How about that time we argued about whether or not I was backhandedly calling you stupid? Do you fucking remember that, you bitch? I want to lay it all out for you, step by step, since this way you can’t interrupt me. We had had a wonderful day, a truly wonderful day. Nothing but restaurants and museums in the beautiful city of Chicago, back when I had all that money and we’d eat steak and waffles every day. You remember how good things were back then? Anyway, we’d come back to your apartment after mimicking Ferris Bueller for hours and I asked aloud, “What do you figure the long-term effects of the brain are from in taking massive quantities of art, in person, all day?” You didn’t say much at all, so I tried to elucidate the matter. Perhaps that is every man’s mistake; the drive for elucidation. I said, “I know when I read all day, I can feel my brain getting bigger and bigger, I notice my vocabulary expand; when I read Machiavelli I can feel greater understanding when I watch the news, and when I read Hemingway, I can sense a greater knowledge of love. But when I just look at beautiful paintings all day, whether they be Hopper or Van Gogh, it doesn’t seem obvious to me what I gain. I know I must be gaining something, though, and regardless, I certainly like it, but how does it expand my brain?”

For what it’s worth (presumably nothing), I still have no answer to this open-ended question. I still love museums, I still love art, and I still have no idea what benefit it incurs upon my mind; I’m just certain that there is a benefit.

And for what it’s worth (presumably nothing), I still have no fucking idea why I was an asshole for asking this question. You were mad though, real fucking mad; remember? As near as I can tell, you broke things down this way:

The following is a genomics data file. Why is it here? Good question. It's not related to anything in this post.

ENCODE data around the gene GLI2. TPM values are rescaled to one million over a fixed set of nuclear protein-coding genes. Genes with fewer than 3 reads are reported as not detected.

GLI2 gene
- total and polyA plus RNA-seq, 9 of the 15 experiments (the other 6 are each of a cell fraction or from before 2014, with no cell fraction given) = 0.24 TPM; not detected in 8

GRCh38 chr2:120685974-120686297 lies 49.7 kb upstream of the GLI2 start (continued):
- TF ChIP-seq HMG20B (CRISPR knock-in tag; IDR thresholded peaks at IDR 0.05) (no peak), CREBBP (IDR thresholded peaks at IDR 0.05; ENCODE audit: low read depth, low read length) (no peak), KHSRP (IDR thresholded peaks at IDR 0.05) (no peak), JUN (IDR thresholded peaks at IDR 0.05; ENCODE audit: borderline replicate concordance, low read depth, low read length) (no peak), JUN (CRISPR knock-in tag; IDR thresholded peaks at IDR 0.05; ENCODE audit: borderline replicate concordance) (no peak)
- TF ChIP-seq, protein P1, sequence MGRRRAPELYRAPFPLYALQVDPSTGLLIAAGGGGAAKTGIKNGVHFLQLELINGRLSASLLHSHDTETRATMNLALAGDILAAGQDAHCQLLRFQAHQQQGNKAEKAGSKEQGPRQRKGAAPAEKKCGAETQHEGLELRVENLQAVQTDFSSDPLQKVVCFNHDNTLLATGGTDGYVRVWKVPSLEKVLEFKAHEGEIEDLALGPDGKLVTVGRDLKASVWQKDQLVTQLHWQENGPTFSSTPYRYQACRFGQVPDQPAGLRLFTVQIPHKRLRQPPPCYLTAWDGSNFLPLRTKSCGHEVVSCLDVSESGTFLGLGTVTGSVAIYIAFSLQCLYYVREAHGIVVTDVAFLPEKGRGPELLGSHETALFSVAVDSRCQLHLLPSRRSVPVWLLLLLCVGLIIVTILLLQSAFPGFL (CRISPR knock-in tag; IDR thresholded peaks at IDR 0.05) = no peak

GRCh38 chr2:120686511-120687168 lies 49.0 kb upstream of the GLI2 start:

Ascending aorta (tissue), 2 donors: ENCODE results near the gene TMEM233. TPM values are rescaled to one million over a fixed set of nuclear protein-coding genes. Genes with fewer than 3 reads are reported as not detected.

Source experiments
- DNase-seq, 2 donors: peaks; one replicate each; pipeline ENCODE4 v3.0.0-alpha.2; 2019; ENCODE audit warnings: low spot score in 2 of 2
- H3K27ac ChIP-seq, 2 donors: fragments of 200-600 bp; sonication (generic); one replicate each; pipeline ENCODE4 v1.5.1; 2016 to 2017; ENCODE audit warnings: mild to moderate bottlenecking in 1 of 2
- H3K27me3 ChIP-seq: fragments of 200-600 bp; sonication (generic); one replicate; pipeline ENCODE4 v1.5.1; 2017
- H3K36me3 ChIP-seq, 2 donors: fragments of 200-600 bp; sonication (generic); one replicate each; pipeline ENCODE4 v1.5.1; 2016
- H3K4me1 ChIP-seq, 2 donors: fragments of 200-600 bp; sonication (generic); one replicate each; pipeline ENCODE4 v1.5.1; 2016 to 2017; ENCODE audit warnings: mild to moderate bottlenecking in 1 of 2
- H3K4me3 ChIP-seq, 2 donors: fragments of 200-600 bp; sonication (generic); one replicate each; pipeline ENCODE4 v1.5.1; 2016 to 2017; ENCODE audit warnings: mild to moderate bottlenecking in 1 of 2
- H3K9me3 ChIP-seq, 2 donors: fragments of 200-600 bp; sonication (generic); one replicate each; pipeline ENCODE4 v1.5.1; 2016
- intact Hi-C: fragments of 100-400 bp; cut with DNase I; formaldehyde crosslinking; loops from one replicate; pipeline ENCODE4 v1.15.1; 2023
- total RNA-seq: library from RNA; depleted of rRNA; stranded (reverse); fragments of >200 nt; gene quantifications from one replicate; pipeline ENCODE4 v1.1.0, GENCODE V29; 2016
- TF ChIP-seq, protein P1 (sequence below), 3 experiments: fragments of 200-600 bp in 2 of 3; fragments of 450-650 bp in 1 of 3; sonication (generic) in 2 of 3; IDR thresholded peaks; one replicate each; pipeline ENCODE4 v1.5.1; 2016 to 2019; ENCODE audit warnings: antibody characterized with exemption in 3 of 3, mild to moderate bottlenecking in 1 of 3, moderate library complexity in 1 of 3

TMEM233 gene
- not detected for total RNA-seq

• “My boyfriend reads more, and I look at art more.”
  • “My boyfriend thinks that reading makes you smarter, but looking at art doesn’t.”
  • “My boyfriend is effectively saying he is smarter than me.”
  • “My boyfriend is slyly trying to tell me not to waste so much time on art blogs.”
  • “My boyfriend must think my writing sucks because it is so influenced by art.”
  • “My boyfriend cannot be allowed to get away with this.”
  • “My boyfriend will be punished by this huge fit I am about to throw.”

Is that what happened? I think it is…for the record, though, I was just fucking curious about the long-term effects of mass art consumption. You always thought I thought your writing sucked, and that was true, but you thought I thought it sucked way more than I ever actually thought it sucked. Anyway, I honestly think our relationship never quite bounced back from that fight. But I wasn’t calling you stupid. I know I made you feel stupid. I make everybody feel stupid, though; it is just a thing that I do seemingly inherently and people resent me for it. I guess I’ll know that somebody really loves me when they don’t let themselves feel stupid by the things that I say. I guess you didn’t turn out to be that person, huh?


“Stupid” is an excerpt from Richard Power’s new memoir, Letters from a Heartbroken Pervert. You can purchase the book from Terror House Press here.